Wednesday, July 25, 2007

Nightmares -Updated (paca)

Ever since college, almost all of my nightmares have been largely of the same form. I most frequently get them when I am just starting to fall asleep, but they can occur in the middle of the night as well.

In all of them, something bad is happening around me and I am unable to move. My mind doesn't work; I cannot speak; I cannot stand or move a muscle. Actually, some times, nothing else is happening. I am simply frozen, stuck, and that itself is the nightmare.

The version last night started with mysterious creeping things going on around the apartment, which got closer. In my dream, I frequently know it's not real, but it escalates anyway. Last night's climaxed with my noticing that someone was in the apartment. I could just see a dim light-colored shape standing not 5 feet from the bed. When I saw him, I managed to yell, "GET OUT OF MY HOUSE! NOW!" The figure started running, but then stopped when he realized I was unable to even rise from the bed. He seemed to hide in the closet, but I knew it was just a matter of time before he came out, more confident that nothing could be done. However, when I, in the dream, yelled "get out of my house," in real life I moaned something incoherent, waking N up who then touched my arm to wake me.

This happens enough that I think N is quite used to them and turns comfortably over after she has woken me, not terribly alarmed by my outburst. These sorts of dreams usually are set wherever I am in real life, though some details may not quite be right. For instance, when I woke up last night, I eventually realized that there was a chair in real life that was missing in the dream. That didn't stop me from eventually getting up, glancing in the closet, and checking B before going back to bed.

In another version a few months ago, I was not in my real life bed or apartment. Instead, I was in some sort of ornate library-type room. It ended with this disembodied hand slowly walking along my body, and I was unable to move or speak. In my dream, I knew I was asleep, and I struggled to wake myself up. But no matter what, I just couldn't. I was ready to grab the hand and slam it against the wall or punch whatever was attached to it, but I couldn't wake up enough to save myself. It feels like your head is going to burst with the effort to awake.

Like most of these, eventually I moan something out in real life in my attempts to wake myself up, and then N does the job for real. I often know when I am likely to have one. They occur when the bridge between being awake and already dreaming is very short. As soon as I close my eyes, there are images, sounds, and feelings that occur immediately. I am still basically alert, but already dreaming. It's as if there are two states of consciousness at war in these dreams. On the one hand, I am asleep and cannot control my body. On the other hand, I am awake enough that I know I cannot control my body, and therefore feel helpless.

I get one of these every few weeks.

Bunnygirl asked in the comments if I wasn't possibly having night terrors?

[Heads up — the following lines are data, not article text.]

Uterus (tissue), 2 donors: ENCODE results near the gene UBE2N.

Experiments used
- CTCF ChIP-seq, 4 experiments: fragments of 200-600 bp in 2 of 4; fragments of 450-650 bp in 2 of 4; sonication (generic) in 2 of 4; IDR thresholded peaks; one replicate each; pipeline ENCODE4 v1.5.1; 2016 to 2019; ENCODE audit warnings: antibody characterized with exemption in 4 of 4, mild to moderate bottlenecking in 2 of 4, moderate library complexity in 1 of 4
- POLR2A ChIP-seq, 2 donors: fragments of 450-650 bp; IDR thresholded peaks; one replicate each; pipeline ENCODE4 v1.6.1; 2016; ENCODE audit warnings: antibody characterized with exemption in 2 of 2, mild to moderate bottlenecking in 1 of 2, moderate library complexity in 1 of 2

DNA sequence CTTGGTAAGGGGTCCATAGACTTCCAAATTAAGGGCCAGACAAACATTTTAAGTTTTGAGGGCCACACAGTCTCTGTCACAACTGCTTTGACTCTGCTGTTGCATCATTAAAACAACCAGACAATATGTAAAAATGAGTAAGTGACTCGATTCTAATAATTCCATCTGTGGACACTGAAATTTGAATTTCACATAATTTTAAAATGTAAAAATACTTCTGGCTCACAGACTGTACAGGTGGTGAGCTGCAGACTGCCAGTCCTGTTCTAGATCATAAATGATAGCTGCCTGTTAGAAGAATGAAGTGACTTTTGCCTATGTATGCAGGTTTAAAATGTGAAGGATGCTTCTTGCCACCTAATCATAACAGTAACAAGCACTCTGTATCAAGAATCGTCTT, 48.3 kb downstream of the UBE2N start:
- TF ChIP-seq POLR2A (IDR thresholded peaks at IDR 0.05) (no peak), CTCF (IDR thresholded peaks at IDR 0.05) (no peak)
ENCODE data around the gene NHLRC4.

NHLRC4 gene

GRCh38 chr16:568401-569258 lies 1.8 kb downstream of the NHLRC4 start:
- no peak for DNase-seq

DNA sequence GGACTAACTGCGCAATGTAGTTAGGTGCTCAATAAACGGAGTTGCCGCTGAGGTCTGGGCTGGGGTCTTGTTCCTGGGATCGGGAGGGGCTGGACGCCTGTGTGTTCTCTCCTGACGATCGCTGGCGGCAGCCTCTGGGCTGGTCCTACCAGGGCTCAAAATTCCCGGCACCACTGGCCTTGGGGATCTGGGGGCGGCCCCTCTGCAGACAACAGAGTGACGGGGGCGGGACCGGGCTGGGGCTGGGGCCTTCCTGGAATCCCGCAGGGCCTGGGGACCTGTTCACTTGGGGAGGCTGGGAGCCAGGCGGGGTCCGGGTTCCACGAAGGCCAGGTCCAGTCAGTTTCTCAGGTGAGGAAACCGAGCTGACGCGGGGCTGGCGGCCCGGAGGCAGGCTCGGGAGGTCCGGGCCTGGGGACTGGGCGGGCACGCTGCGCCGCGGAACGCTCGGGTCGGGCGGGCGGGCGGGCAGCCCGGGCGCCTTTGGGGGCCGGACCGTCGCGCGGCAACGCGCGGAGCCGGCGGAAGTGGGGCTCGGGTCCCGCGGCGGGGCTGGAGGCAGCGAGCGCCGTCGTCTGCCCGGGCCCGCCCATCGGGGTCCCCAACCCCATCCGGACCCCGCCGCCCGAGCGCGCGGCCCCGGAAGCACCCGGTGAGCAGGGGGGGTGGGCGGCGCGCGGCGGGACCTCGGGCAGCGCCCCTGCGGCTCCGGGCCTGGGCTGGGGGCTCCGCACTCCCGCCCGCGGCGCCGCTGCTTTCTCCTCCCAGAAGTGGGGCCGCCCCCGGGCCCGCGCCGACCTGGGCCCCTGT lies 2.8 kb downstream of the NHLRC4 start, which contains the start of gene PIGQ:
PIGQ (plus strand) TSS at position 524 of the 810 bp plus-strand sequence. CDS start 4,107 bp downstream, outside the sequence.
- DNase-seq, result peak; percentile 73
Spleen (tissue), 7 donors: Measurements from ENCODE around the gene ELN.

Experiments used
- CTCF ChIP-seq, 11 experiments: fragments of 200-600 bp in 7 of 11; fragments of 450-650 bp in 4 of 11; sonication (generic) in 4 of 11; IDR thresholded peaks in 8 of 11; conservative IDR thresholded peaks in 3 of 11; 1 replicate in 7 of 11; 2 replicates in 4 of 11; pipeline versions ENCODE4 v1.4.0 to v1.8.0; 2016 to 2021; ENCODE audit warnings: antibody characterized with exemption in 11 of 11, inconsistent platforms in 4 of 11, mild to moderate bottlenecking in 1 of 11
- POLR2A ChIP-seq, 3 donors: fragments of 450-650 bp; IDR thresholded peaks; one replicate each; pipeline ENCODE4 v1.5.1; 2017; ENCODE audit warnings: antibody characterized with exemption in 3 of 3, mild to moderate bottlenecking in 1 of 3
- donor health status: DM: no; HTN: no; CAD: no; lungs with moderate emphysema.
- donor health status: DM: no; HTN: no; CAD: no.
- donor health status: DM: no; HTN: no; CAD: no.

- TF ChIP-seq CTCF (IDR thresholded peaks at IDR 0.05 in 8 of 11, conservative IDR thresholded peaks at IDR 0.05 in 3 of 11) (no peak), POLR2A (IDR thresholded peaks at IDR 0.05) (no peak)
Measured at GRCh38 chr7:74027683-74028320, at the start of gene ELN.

So I started doing research. I have heard the word, but wasn't sure what they are. And now, from reading, I can say that it really, really, really sounds like I have a form of sleep paralysis, in fact. It's characterized by being unable to move and often there is an ominous presence around. Here is a fun but frightening article on it from Science News. "Night of the Crusher" from Science News. Before you read it, know that I have nothing as severe as is described here. However, some of this is accurate for me, and this bit from some researchers on sleep paralysis seems exactly right:

"In a sleep laboratory, the Japanese team monitored the volunteers, whom they roused at various times during the night to trigger the phenomenon. The researchers found that during sleep paralysis, the brain, suddenly awake, nonetheless displays electrical responses typical of sleep characterized by rapid eye movement (REM).

Two brain systems contribute to sleep paralysis, Cheyne proposes. The most prominent one consists of inner-brain structures that monitor one's surroundings for threats and launches responses to perceived dangers. As Cheyne sees it, REM-based activation of this system, in the absence of any real threat, triggers a sense of an ominous entity lurking nearby. Other neural areas that contribute to REM-dream imagery could draw on personal and cultural knowledge to flesh out the evil presence."

However, the best site is this one from a researcher. Cheyne You can fill out a questionnaire at the beginning and about a quarter of the questions match my experience perfectly. What really convinced me though was this bit of one of Cheyne's own experiences of sleep paralysis on a page ominously called The Intruder. Quoting again:

The presence is not always immediately interpreted as something bizarre or frightening. Occasionally, the presence is thought to be someone who might plausibly be thought to be ready to hand.

'At some point in the episode, I also usually think that one of my roommates is trying to wake me up, but cannot.
I thought the presence was my roommate returning from class. '

Most of these experiences are reasonable attempts to interpret a feeling that someone or something is present in the room. Sometimes the presence may be associated with sensory experiences. During one of my own experiences, I sometimes thought my wife had come into the room, but subsequently realized that she was not there at which time the presence rapidly turned into a sinister presence. In this case I had been making a low moaning sound in an attempt to alert her to my condition. After a few moments I heard footsteps coming up the stairs, along the hall, and into the room. I inferred was that it was my wife approaching. The footsteps appeared to stop at the side of the bed and I waited for her hand to shake my shoulder. When this did not happen I realized that she was not there and, on reflection, realized that she was not even in the house. I was then immediately filled with a sense of dread and formed a distinct awareness of a sinister presence in the room.